A 12V automotive battery is a great way to store electrical energy, but it's also likely to go dead if it's been sitting for some time. The same is true with your lawn mower battery, since it's essentially designed the same as a car's. After all, nobody is doing much mowing during the winter!
The good news is, it's pretty easy to get that battery charged and ready to go again.
Older battery chargers were a pretty simple affair and often didn't have protections against overcharging a battery, which can lead to a dangerous release of gas from the battery's cells.
Newer microprocessor-controlled chargers such as this model from Schumacher offer a variety of options and safeguards, making it easy to figure out how to charge a lawn mower battery. Most newer-design chargers have the following features:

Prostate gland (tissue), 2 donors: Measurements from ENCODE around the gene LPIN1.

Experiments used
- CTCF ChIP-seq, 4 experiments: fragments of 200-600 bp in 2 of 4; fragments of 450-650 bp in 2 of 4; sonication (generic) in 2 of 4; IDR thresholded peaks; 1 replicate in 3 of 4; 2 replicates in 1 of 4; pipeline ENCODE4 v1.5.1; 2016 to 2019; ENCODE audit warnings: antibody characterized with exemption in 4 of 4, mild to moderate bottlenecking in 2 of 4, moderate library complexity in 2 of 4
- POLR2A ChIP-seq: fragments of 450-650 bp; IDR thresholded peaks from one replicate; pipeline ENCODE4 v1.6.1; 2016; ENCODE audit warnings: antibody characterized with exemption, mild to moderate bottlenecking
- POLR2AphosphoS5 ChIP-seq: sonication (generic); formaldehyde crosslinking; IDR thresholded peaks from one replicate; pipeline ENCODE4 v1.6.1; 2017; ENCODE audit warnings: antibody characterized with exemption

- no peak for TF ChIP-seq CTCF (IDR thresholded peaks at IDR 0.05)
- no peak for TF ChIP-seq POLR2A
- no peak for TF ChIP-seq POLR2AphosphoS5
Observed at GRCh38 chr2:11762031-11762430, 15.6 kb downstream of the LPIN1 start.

- Automatic adjustment of amperage rate to prevent overcharging
- Trickle charge or fast charge with jump-start mode
- Float-mode monitoring (to keep battery at optimum charge long term)
- Reverse hookup protection, making it impossible to start unit if polarity of clamps is reversed
- Clamps to fit top-post or side-post batteries
- Timer option
- 2-amp slow charge option
Just like with a cellphone or laptop battery, a slow charge is best for a deep, thorough charge on a riding mower battery.
When you're learning how to charge a lawn mower battery, remember that batteries are hazardous. Be sure you charge in a ventilated area and remember to wear personal protective equipment (gloves and safety glasses) whenever handling the battery. The good news is that actually charging the battery is as simple as connecting the cables to the proper terminals, setting the charger to your desired charge setting, and leaving it to do its job. There's not anything more to it than that! And when it is time to replace that battery, we've got you covered there, too.